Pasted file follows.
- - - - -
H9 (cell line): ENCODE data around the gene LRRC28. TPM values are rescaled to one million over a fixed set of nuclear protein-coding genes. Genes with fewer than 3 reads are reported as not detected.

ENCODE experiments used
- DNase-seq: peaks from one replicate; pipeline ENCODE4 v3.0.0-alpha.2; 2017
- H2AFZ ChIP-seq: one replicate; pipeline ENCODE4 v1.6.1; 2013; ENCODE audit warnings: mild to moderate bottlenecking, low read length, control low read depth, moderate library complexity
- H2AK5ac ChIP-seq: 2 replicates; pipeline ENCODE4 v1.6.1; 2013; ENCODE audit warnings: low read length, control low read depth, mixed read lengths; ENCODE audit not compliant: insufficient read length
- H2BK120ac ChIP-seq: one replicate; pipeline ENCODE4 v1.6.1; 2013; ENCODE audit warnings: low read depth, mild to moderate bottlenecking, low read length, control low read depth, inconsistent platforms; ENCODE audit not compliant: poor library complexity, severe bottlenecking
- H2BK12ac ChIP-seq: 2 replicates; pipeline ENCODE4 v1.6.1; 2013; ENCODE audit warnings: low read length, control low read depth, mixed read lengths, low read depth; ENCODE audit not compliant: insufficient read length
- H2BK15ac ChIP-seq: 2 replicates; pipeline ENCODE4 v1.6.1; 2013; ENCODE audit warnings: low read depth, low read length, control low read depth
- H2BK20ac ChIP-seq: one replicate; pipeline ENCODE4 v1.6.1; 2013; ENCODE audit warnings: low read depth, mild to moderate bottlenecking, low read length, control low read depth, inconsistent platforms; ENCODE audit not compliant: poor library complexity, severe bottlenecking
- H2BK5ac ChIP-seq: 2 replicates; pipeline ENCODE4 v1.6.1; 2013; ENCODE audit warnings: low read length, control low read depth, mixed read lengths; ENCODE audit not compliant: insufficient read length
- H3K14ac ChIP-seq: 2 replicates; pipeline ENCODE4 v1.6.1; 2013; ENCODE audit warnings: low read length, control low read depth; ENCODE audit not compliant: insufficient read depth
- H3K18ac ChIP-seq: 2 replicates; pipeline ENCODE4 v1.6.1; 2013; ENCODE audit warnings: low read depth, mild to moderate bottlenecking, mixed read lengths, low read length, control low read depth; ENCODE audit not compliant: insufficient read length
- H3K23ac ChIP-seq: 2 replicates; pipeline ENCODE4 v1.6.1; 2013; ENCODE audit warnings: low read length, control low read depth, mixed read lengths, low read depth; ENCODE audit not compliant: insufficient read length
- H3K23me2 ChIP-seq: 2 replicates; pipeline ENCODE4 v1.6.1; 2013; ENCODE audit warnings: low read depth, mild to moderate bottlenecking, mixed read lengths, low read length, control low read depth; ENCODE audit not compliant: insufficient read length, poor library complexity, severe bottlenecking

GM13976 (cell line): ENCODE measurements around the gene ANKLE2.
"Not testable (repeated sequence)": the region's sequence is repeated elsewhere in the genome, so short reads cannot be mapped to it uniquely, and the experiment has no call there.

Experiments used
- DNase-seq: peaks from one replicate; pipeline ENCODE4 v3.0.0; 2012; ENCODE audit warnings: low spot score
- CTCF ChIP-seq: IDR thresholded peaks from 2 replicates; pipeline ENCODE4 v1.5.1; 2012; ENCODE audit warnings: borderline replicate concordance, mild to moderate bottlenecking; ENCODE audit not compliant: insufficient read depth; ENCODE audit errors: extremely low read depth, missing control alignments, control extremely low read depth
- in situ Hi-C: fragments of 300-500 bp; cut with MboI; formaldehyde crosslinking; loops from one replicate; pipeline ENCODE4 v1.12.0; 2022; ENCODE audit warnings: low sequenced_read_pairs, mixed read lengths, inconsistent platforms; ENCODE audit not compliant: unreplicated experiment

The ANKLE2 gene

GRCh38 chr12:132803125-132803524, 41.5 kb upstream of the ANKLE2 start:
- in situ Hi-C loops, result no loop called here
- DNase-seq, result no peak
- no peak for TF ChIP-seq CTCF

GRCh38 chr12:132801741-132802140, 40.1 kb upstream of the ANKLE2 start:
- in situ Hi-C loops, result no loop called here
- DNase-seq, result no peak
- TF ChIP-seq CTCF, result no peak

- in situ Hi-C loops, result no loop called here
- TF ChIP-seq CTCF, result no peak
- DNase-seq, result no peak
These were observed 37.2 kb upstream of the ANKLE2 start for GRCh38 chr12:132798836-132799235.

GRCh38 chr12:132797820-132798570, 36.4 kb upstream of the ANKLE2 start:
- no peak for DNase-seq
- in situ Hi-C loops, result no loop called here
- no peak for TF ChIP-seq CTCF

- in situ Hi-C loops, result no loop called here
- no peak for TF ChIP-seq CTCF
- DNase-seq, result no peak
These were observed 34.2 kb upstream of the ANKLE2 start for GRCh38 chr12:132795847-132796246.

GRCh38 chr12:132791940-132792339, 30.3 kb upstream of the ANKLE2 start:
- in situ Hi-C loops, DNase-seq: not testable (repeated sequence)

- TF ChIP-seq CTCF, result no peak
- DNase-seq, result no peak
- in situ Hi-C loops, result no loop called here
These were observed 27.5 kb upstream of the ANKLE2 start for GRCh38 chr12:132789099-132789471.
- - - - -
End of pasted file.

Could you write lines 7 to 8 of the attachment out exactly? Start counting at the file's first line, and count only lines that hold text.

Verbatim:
- H2BK12ac ChIP-seq: 2 replicates; pipeline ENCODE4 v1.6.1; 2013; ENCODE audit warnings: low read length, control low read depth, mixed read lengths, low read depth; ENCODE audit not compliant: insufficient read length
- H2BK15ac ChIP-seq: 2 replicates; pipeline ENCODE4 v1.6.1; 2013; ENCODE audit warnings: low read depth, low read length, control low read depth